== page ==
Football Clubs are a melting pot of people, players, administrators, coaches, trainers, supporters, champions and hopefuls.
Every now and then, a player comes along, who doesn’t fit the stereotypical mould... with the outstanding qualities of an exceptional person, in addition to being an excellent footballer.
Geoff Williams was born on November 18 1930, and attended Geelong High School, where his father Ralph was an art teacher. One of his schoolmates there was Terry Fulton, who lived around the corner in Humble St, and who would later join him at Geelong as part of the famous 1952 Premiership team. Geoff played his junior football at East Geelong in the Under 15’s and he captained the Under 18 team in 1948.
I first met Geoff Williams about 55 years ago, through the YMCA Little League. He was a regular visitor to the Geelong West Little League, where he would run training nights for the boys. We were all under 12, and a little star struck whenever he came to visit.
He was a real footballer, and I remember the sound of the air trying to get out of the ball when he kicked it… he was a champion, and a hero to the boys.
I also remember his gentle, softly spoken and caring nature, which would be one of the hallmarks of his life. Terry Fulton told me that he never once heard Geoff raise his voice in anger.
There were always Geelong players coming to training and to pie nights with the boys... Polly Farmer and Geoff Rosenow were both regulars… probably organised by Geoff. Later on, Geoff founded the South Barwon Little League, and before long, junior teams were established right across the Geelong area and beyond.
Over the past 50 years or more, thousands of Geelong boys, and now girls, have been part of the competition that Geoff created, such is the depth of his legacy to this region.
I was a YMCA boy from the age of 9 to 18, and played Little League, then through the Under 15’s and Under 18’s. There was no senior team at the “Y”, so after Under 18’s, all the boys went different ways to play senior footy around Geelong, and some Little League boys made it in the VFL, like Mark Browne, and in the VFA like Colin Arklay. None of this would have been possible without the vision and commitment of Geoff Williams.
Last year we had a 50-year reunion for the YMCA Under 15 Champion team from 1969… Every boy in that team had come from the Little League… now we are all 66-years-old, or a bit older… and we spent the evening telling stories of our happy days in the Little League.. and at the “Y”, and what it has meant to us, and the impact it has made in our lives.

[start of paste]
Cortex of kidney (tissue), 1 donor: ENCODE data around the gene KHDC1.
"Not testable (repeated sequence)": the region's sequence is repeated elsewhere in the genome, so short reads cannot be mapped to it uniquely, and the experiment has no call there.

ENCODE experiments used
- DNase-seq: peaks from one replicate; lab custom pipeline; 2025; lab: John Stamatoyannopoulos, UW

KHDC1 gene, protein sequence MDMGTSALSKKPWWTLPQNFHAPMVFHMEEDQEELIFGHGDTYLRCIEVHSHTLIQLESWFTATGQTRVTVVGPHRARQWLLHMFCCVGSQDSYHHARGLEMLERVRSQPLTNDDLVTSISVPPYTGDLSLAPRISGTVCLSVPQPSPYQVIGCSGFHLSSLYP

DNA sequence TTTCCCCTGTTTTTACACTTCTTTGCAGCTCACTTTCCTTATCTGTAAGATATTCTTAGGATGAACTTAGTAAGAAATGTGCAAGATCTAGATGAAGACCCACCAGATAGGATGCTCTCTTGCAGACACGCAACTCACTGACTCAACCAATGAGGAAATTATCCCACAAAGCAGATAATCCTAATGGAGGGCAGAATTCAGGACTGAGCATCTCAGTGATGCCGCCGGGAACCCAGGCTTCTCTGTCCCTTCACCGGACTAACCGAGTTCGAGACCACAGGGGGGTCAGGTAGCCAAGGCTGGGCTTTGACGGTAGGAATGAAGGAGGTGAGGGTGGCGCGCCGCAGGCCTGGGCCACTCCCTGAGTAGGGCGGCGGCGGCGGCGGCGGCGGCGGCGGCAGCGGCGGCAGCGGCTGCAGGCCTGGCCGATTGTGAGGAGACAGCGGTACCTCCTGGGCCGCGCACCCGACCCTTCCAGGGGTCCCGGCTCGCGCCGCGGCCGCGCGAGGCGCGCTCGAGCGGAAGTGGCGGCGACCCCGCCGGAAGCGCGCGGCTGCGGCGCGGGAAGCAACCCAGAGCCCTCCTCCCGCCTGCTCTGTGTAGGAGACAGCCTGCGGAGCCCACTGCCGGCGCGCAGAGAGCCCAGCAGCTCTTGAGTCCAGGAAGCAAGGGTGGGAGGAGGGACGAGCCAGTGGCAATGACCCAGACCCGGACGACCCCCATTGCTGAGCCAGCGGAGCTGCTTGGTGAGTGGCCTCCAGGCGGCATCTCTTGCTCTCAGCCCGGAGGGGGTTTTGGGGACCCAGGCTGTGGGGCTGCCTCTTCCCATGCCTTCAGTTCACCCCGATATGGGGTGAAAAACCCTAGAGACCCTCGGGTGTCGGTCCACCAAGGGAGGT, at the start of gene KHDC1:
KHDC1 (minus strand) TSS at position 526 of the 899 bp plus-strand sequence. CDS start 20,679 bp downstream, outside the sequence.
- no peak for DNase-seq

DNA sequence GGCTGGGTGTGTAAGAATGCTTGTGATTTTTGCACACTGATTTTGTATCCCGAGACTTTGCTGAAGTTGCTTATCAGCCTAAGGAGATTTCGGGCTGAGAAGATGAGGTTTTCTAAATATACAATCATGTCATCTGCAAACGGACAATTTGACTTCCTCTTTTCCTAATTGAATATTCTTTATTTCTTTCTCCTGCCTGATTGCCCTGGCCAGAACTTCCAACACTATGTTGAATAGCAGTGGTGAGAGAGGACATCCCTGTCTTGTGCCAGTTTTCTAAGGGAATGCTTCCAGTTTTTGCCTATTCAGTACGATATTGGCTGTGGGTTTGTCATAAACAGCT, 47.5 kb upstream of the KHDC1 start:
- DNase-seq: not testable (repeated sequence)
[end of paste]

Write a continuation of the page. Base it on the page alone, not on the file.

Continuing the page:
Geoff was involved with the YMCA for many years, and in addition to co-founding the Little League, he also founded and coached an indoor soccer competition in Corio in the late 1970’s, where he took teams to the National Titles.
He helped to establish a community drop in centre in Bell Post Hill and was an active member of his church groups and of Probus.
Geoff even drove the Prison Welfare bus for many years, where he would pick up visitors for inmates and take them to the Geelong jail from the North Geelong railway station.
Geoff’s partner in getting the Little League off the ground was the love of his life, his dear wife Joan, who ended up running the administration at the YMCA. Both Geoff and Joan were elevated into the YMCA Hall of Fame in 2003 for their outstanding contribution over many years.
For someone with such extraordinary athletic ability and talent, Geoff was a humble and quiet man as a player, and remained so, the whole of his life. Whenever you met Geoff you always came away feeling better for having seen him... he made you feel valued, and special... such was his generous, giving nature.
Geoff would wonder what all this fuss was about today... he often said that he was just an ordinary bloke, and he didn’t understand the fuss people made of him… he never really stopped to consider his achievements, he just focussed on doing his very best... at everything he did, and he got on with the job.
After Geoff left school, he joined the Bank of Australasia, and started work in Geelong… and was later transferred to Warrugul where he played football for a while. He was then relocated to the ANZ Bank in Melbourne.
He was recruited to Geelong in 1952 at the age of 21, despite being chased by three other clubs.
He walked straight into the reigning premiership team, such was his footballing ability, to become part of what would be the famous half backline of Middlemss, Hyde and Williams.
Later that season, his first season, he would win a premiership, and the first of his Best and Fairest Awards, the other coming 3 years later in 1955.
Geoff’s work at the bank in Melbourne meant that he couldn’t get to training in Geelong, so he actually trained at the Junction Oval with St Kilda, and played with Geelong on Saturdays... can you imagine that today? Joel Selwood turning up to train with Collingwood!
Geoff only kicked one goal in his 121-game career at Geelong, but it was a memorable one, to say the very least. One of Geoff’s areas of excellence on the field was his natural speed, he was quick, very quick.
In the second quarter of the Round 16 clash v Hawthorn at Glenferrie Oval in 1957, Geoff grabbed the ball on the half back line, tucked it under his arm and accelerated through the lines toward the Geelong goal, running and bouncing... when in sight of the goal he launched one of his best ever kicks, and the ball sailed through the big sticks, from a long way out, to record his one and only League goal.
Feeling pretty pleased with himself, he made his way to the change rooms when the half time break arrived and was very happy receiving the congratulations and plaudits of his teammates, when he was met by coach Reg Hickey who was looking quite serious.